Immediately after Nintendo’s E3 press briefing, I headed to the Switch eShop to download Fortnite so I could play it at my desk. After some initial hiccups, I found the game runs well, though it’s a bit of a combination of the mobile and console versions.

My first issue was trying to sign in. Sure, getting into my Nintendo account was easy enough, but my Epic Games account was a different story. It’s associated with my PlayStation 4, and Sony isn’t being nice about cross-play. Unfortunately, I had to make a whole new account.

Once I got past that, though, Fortnite on the Switch was mostly smooth sailing. There were a few matchmaking issues when I started, but I attribute that to a surge of popularity.

 

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When I got into my first solo match, my first impression was that the game looks more like the mobile version on Switch than on consoles. But I don’t think most people will care — Fortnite isn’t all about graphics. It plays, however, more like a standard console game. (It doesn’t open doors for you automatically, for instance.)

The controls are well labeled and similar to the PS4 and Xbox One, so it’s not too hard to get used to combat and crafting. I found that I’m a more accurate shot with the game’s assault rifle on the DualShock 4’s control sticks than the Switch’s Joy-Cons, but it’s a better experience than playing on my iPhone.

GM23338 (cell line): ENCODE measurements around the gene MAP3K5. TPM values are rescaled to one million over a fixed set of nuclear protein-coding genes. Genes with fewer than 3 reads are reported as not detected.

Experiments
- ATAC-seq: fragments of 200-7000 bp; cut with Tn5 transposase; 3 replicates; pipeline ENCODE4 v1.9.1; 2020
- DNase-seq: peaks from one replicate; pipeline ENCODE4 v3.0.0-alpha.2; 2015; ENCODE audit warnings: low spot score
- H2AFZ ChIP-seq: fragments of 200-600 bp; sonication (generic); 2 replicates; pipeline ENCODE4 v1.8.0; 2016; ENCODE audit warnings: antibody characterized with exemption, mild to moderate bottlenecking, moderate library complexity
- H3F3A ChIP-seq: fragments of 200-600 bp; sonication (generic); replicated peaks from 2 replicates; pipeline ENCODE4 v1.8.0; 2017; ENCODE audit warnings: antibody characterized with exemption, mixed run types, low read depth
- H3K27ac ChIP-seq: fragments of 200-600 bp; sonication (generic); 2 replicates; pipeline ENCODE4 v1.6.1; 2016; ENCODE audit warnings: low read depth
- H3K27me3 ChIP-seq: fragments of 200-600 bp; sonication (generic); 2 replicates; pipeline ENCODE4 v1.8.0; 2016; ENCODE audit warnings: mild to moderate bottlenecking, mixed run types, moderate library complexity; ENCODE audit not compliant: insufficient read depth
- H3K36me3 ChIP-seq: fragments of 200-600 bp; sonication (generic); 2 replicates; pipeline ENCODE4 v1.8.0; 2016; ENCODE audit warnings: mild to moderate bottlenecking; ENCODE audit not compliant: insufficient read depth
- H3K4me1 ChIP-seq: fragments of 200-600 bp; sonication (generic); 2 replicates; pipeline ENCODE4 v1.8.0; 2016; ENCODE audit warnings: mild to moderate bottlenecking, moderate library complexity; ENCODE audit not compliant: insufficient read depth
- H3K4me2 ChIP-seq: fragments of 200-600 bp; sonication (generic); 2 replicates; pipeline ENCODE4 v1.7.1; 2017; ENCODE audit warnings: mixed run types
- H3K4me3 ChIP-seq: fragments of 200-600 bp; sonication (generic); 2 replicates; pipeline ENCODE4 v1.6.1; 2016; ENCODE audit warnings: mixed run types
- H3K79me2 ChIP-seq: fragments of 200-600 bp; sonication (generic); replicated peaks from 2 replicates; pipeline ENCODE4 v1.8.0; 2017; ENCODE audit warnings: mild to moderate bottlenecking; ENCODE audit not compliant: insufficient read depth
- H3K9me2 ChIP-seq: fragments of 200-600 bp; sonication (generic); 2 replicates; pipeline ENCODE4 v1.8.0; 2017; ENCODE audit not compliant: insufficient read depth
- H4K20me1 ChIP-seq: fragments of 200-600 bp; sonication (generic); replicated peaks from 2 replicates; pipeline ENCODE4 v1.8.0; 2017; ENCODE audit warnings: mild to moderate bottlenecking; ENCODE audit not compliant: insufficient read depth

Save the World mode isn’t there, but I played Solo and 50 vs. 50, with options for Duos, Squads, and Sniper Shootout.

Fortnite for Switch still has some codes in the menus and in the upper left hand corner of the game — a bit of the jankiness players have come to expect and love anyway. But one thing is clear: the Switch is an equal to consoles when it comes to playing Fortnite, just not looking at its best. But if you’ve been playing on your phone and want an upgrade, the Switch is a superior mobile option.



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